Likewise, he said, the pandemic affected the country’s exports and was expected to affect the remittances, which had so far been on track.
The advisor said the revenues collection was also badly damaged by the coronavirus as against the expected target of Rs 4,700 billion, and might hardly reach Rs 3,900 billion during the current fiscal year.
Dr Hafeez Shaikh said during the outgoing fiscal year, the exchange rate of rupee remained stable at actual value contrary to the past when it was artificially kept low. It helped decrease imports and increase exports.
He said the fiscal deficit was 4 percent of the GDP during July-March 2019-20 as compared to 5.1 percent in the corresponding period of the last financial year.
Replying to a question, the advisor said Prime Minister Imran Khan was representing the common man and he wanted to provide maximum support to the people.
He said the government had announced a package of Rs 1,240 billion in response to the economic downturn during the lockdown imposed in the country to contain the spread of COVID-19 and had so far provided cash support to over 10 million families which was a historic achievement, which was being being commended the world over.
The State Bank of Pakistan (SBP), he said, was also supporting the common people, and the small and medium enterprises (SMEs) by providing subsidies in loans.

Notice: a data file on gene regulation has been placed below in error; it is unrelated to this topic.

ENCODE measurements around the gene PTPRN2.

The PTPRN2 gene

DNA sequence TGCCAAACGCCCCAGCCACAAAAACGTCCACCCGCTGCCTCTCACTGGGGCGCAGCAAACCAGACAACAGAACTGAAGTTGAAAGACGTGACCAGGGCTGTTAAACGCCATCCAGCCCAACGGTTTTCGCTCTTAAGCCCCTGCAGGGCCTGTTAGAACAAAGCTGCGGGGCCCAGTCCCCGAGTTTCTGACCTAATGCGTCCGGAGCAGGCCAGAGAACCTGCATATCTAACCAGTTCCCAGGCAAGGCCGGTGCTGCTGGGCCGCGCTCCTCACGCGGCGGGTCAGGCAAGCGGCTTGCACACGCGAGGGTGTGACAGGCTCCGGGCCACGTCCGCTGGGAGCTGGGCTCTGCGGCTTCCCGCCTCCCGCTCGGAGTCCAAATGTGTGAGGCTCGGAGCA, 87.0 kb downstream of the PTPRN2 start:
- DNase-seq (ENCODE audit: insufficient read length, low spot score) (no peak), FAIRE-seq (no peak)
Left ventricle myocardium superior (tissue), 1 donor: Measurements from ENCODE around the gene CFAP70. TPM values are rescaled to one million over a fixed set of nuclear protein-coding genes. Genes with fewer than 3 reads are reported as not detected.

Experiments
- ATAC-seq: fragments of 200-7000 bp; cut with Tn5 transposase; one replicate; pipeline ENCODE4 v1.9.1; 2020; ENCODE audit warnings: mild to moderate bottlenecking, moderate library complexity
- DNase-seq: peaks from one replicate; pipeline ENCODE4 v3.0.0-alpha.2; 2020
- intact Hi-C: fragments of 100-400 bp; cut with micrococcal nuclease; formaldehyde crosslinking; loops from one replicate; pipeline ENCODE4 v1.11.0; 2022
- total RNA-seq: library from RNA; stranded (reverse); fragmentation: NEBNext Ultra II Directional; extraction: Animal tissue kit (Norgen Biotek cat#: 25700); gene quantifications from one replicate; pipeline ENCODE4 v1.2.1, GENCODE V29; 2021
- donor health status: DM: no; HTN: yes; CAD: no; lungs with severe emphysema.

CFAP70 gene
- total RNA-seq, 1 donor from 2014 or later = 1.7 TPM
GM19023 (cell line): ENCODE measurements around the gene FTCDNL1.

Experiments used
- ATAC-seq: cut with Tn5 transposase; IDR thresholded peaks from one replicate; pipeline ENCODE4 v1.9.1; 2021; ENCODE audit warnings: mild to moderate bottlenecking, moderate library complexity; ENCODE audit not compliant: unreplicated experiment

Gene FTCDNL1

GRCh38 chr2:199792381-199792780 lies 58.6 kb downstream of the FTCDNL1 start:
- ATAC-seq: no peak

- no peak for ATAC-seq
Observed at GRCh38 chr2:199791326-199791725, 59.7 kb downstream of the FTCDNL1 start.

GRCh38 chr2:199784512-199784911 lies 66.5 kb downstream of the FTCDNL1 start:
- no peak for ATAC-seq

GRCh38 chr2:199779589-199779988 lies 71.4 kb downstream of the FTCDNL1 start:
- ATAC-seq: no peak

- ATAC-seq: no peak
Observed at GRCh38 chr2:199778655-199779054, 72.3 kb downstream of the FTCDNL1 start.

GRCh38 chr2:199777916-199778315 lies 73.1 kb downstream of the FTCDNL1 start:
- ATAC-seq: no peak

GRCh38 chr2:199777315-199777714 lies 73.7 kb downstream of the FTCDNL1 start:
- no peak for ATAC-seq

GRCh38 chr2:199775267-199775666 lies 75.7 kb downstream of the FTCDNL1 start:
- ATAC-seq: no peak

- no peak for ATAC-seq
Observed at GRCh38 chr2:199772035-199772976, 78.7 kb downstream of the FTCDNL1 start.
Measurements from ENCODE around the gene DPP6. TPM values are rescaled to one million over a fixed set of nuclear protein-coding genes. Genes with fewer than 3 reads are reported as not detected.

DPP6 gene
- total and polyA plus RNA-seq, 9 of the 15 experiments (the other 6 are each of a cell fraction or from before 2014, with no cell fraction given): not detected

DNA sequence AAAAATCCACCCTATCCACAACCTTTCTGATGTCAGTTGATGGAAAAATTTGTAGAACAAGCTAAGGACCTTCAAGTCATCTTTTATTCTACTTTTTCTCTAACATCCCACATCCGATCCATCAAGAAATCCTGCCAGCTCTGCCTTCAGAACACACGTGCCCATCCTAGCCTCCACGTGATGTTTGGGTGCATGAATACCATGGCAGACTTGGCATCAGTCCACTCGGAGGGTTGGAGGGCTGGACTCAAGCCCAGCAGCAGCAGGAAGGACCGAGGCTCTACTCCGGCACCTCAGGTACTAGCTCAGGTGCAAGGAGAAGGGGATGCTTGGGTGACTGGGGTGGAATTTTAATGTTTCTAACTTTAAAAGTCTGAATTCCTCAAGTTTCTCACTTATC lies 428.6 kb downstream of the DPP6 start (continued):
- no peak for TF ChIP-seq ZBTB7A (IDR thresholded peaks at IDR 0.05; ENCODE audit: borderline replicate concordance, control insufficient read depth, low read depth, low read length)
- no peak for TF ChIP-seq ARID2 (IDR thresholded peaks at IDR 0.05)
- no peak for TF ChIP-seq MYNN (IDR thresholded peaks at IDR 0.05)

He said the fiscal stimulus package of Rs 1.24 trillion along with the measures taken by the SBP for providing liquidity support to households and businesses would counteract the current economic downturn.
He said during the outgoing fiscal year, the Foreign Direct Investment (FDI) in the country posted a reasonable increase of 137 percent which reflected the foreigners’ trust in the present political leadership.
Replying to another question about the public debt, Hafeez Shaikh said during the outgoing year, an increase of Rs 7.5 trillion in public debt was recorded, out of which only Rs 1.5 trillion was utilized for public expenditures and the remaining for repayment of principal debt amount and interest.
With respect to trade, he said during the pre-COVID period, Pakistan’s export sector was performing better than most of its competitors despite the challenging external environment. During July-February 2019-20, exports reached $15.6 billion as compared to $15.1 billion last year posting growth of 3.6 percent.
He said the government had no intention to collect taxes aggressively during the upcoming fiscal year 2020-21 due to the prevailing dismal conditions in the wake of coronavirus.
Minister for Economic Affairs Khusro Bakhtyar, in response to a question, said during the period 2013-18, then government had taken expensive commercial loans and floated bonds worth $15 billion, which were short term in nature and very costly.
He said by observing the good performance of present government in various economic sectors, the international financial institutions were cooperating with Pakistan in the hour of need. Pakistan had recently got a debt relief of $1.8 billion for the upcoming year whereas the Asian Development Bank (ADB) had also agreed to provide a loan of $500 million with interest rate of only 0.5 percent and repayment period of 15 years, he added.